A study of 483 multi-employer pension plans with 3 million participants found that a large majority are in excellent financial condition, with 73 percent fully funded for all vested benefits and another 14 percent funded at 80 percent or more for vested benefits, Martin E. Segal Co. reported yesterday.
Only 3 percent were less than half funded, said Segal President Robert Krinsky.
Segal is one of the biggest pension and actuarial consulting firms in the country. The 483 plans covered in the survey were all Segal clients and they were all traditional defined-benefit plans in which the employer or fund guarantees a certain level of benefits. They constitute one-quarter of all multi-employer plans in the nation, and their 3 million participants make up more than one-third of all workers covered by multi-employer plans in the United States.
Multi-employer plans are one of two basic types of private employer pension plans in the United States. The other are single-employer plans.
In a typical single-employer plan, a firm has one pension plan covering its own employes and the plan is managed by the firm.
In a typical multi-employer plan, such as in the construction industry, a number of employers in the same industry join with the union covering that industry to set up one plan to which all the employers contribute. The plan is managed by a joint labor-management board. Workers shifting from one employer to another within the industry or skill-grouping stay in the same plan.
According to the U.S. Pension Benefit Guaranty Corp., there are about 29 million workers in single-employer plans in the United States and 9 million in multi-employer plans.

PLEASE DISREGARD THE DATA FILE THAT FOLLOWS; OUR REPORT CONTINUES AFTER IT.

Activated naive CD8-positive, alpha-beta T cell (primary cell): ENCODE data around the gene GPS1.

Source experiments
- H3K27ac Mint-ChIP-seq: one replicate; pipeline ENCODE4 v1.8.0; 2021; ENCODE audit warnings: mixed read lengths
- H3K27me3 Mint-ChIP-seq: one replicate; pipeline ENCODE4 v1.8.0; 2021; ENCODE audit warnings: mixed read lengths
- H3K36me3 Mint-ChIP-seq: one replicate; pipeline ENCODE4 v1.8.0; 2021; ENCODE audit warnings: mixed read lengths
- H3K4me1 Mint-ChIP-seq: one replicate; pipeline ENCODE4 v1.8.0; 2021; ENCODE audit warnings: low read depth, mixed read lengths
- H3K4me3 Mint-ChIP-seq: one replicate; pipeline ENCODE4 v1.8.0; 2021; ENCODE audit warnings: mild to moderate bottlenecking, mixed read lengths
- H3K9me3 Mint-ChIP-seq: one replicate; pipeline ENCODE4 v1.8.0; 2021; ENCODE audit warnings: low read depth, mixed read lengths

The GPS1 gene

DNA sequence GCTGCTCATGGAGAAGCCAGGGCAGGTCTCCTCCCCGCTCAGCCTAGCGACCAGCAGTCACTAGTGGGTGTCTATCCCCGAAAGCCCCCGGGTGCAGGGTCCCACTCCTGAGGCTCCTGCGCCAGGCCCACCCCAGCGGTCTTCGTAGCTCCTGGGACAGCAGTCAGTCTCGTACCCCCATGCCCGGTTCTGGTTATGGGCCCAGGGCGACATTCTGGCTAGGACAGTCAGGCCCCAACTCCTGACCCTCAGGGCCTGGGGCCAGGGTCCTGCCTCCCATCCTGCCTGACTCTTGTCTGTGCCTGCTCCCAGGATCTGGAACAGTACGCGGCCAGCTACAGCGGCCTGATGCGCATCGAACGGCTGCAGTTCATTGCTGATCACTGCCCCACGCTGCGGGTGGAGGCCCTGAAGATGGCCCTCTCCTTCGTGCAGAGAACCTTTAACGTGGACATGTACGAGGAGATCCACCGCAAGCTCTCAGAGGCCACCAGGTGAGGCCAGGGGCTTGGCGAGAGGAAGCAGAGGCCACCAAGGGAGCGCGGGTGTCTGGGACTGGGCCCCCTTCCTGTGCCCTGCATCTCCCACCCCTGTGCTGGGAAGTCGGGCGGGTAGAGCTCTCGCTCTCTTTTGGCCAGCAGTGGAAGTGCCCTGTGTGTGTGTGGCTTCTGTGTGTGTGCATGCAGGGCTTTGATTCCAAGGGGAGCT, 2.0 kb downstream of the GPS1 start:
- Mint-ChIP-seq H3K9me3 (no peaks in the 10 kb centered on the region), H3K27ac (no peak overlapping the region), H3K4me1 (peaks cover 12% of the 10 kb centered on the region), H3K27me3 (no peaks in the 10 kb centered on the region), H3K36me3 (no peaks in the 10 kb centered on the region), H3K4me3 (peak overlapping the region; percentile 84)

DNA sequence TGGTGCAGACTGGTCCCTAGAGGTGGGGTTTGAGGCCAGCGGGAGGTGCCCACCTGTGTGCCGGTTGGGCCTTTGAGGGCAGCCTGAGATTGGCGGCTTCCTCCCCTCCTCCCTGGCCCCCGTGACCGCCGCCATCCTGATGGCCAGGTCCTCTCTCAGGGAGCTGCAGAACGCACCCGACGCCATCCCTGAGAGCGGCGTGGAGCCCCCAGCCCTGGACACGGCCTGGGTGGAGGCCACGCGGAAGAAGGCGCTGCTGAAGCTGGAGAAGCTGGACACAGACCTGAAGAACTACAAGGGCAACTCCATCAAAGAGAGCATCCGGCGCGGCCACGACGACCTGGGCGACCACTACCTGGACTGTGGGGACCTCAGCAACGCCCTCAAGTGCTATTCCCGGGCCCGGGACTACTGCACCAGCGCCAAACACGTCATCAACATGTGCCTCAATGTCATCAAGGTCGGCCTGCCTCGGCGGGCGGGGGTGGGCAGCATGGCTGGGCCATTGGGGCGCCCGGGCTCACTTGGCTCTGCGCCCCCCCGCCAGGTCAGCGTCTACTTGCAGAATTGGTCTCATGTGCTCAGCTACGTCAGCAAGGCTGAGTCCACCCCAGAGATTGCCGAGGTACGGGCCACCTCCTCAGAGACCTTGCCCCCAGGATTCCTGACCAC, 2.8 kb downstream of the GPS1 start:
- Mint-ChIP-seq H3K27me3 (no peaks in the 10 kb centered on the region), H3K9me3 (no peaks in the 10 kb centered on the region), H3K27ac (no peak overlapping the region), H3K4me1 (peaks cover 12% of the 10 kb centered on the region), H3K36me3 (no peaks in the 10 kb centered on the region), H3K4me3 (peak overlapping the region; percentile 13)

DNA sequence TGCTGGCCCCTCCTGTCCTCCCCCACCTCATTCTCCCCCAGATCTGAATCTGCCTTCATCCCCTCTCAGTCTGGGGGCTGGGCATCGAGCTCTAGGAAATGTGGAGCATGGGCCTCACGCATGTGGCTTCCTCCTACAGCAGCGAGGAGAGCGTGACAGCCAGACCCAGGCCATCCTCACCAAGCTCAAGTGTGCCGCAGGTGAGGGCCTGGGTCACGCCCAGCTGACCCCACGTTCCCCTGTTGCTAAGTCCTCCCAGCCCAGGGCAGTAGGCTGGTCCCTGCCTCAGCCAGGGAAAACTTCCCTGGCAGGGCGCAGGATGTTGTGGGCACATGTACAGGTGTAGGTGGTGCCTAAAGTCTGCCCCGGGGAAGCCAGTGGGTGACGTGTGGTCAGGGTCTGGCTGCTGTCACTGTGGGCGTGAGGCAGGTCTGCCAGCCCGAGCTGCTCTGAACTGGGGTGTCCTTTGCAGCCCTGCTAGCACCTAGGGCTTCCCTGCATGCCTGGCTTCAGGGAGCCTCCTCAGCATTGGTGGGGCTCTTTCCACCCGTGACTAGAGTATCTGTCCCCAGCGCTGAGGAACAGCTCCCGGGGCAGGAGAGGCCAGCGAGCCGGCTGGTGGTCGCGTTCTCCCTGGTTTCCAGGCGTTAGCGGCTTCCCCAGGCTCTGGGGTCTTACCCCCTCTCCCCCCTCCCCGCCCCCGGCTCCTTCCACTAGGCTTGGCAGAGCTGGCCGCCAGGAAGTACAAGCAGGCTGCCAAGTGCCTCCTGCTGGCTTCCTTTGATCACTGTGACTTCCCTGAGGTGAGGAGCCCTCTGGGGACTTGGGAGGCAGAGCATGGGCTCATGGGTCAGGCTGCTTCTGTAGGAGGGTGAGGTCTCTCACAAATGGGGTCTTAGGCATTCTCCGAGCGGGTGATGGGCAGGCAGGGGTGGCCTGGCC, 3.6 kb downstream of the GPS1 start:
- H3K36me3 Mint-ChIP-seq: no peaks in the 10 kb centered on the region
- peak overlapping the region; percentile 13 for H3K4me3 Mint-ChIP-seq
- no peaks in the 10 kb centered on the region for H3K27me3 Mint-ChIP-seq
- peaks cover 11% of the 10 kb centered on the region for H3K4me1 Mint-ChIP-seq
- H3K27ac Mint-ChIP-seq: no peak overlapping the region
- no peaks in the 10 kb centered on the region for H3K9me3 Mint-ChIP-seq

Krinsky said the study, the third released by Segal in the past three years, shows that, despite fears, "multi-employer plans are better funded than often assumed and that their funded position, relative to vested benefits, has remained exceptional." He said he believes that the "well-funded" position of the firms surveyed by Segal is "pretty representative" of the whole range multi-employer plans in the nation, although there are clearly pockets of trouble here and there where an industry may be declining and therefore having trouble with financing.
According to the Segal survey, the 483 plans had $27 billion in combined assets in 1985. Seventy-three percent of the 483 were fully funded for vested benefits, which was about the same proportion as last year, 14 percent of the plans had funding of 80 percent or better, 9 percent of the plans were between 50 and 80 percent funded, and 3 percent were under 50 percent funded.
Krinsky said the plans in the Segal survey with low funding ratios are in "no danger whatsoever" of collapsing. Typically, the low-ratio plans in the Segal group consisted of new plans that started out with no assets but sometimes had picked up liability for retroactive benefits for existing employes and simply needed time to build up funding levels, or older plans that had granted retroactive benefit increases that were not yet fully funded.